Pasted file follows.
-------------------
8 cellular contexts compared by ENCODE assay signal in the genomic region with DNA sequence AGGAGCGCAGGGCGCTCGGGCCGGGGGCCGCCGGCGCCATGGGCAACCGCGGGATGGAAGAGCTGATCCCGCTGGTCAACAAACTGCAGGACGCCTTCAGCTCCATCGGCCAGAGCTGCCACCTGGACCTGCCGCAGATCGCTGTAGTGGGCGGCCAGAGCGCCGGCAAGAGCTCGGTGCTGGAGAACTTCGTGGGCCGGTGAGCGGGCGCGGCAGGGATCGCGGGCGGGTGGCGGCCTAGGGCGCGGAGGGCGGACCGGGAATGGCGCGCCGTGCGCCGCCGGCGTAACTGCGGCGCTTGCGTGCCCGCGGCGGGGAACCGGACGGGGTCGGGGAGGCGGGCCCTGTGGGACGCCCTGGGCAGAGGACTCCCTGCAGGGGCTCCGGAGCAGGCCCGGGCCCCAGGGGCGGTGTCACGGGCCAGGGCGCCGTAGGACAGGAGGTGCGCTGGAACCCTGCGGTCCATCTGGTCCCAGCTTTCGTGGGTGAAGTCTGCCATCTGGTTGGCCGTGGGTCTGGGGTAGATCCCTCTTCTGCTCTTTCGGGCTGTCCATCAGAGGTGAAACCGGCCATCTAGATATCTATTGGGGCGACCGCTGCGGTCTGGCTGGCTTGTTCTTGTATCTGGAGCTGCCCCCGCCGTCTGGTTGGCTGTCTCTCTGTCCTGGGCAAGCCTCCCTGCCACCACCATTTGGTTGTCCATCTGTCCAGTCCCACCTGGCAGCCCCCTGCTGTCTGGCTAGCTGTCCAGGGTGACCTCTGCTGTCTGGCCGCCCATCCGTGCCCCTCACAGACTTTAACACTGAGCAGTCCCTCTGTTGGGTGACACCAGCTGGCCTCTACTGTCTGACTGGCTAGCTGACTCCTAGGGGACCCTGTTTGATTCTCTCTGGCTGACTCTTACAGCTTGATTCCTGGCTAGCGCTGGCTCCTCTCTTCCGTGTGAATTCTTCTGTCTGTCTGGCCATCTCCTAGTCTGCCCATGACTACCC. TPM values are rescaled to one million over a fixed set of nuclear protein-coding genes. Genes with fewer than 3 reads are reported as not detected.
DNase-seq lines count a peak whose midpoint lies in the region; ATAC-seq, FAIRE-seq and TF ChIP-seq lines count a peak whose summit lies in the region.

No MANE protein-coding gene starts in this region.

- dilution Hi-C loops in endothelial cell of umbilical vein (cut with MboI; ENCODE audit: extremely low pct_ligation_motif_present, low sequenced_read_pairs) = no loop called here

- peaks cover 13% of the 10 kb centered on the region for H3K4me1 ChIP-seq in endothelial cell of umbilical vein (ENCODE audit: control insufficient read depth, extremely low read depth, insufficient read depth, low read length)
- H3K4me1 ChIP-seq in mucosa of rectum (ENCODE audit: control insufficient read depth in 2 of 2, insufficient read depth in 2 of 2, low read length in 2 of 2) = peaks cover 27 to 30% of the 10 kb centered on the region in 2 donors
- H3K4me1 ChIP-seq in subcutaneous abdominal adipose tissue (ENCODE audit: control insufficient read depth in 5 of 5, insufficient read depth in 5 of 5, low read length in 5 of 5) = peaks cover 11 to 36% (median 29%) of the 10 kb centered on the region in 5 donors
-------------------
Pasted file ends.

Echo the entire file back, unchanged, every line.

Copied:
8 cellular contexts compared by ENCODE assay signal in the genomic region with DNA sequence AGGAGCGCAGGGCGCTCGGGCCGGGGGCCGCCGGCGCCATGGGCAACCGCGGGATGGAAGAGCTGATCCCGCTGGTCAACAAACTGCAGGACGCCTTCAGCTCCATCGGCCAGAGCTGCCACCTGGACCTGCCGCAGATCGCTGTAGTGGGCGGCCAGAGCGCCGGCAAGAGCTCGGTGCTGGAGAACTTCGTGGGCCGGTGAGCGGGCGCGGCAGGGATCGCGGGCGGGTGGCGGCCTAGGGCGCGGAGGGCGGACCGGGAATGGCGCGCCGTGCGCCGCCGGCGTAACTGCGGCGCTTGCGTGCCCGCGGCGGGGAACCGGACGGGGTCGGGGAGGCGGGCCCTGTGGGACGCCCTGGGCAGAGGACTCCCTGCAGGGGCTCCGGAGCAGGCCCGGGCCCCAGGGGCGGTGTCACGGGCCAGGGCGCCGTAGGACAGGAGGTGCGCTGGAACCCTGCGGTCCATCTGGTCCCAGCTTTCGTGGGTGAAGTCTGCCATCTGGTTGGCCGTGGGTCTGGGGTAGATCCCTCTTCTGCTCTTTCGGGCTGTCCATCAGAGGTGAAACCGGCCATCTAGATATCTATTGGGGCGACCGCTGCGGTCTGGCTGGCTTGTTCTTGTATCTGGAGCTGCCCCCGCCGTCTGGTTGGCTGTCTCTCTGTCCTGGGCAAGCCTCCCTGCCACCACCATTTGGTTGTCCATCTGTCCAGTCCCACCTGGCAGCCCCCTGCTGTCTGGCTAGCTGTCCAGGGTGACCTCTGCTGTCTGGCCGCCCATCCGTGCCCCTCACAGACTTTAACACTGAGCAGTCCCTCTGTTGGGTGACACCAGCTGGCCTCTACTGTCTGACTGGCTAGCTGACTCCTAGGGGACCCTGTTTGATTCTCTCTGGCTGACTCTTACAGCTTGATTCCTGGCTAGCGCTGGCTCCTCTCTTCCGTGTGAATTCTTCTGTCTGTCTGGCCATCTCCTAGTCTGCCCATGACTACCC. TPM values are rescaled to one million over a fixed set of nuclear protein-coding genes. Genes with fewer than 3 reads are reported as not detected.
DNase-seq lines count a peak whose midpoint lies in the region; ATAC-seq, FAIRE-seq and TF ChIP-seq lines count a peak whose summit lies in the region.

No MANE protein-coding gene starts in this region.

- dilution Hi-C loops in endothelial cell of umbilical vein (cut with MboI; ENCODE audit: extremely low pct_ligation_motif_present, low sequenced_read_pairs) = no loop called here

- peaks cover 13% of the 10 kb centered on the region for H3K4me1 ChIP-seq in endothelial cell of umbilical vein (ENCODE audit: control insufficient read depth, extremely low read depth, insufficient read depth, low read length)
- H3K4me1 ChIP-seq in mucosa of rectum (ENCODE audit: control insufficient read depth in 2 of 2, insufficient read depth in 2 of 2, low read length in 2 of 2) = peaks cover 27 to 30% of the 10 kb centered on the region in 2 donors
- H3K4me1 ChIP-seq in subcutaneous abdominal adipose tissue (ENCODE audit: control insufficient read depth in 5 of 5, insufficient read depth in 5 of 5, low read length in 5 of 5) = peaks cover 11 to 36% (median 29%) of the 10 kb centered on the region in 5 donors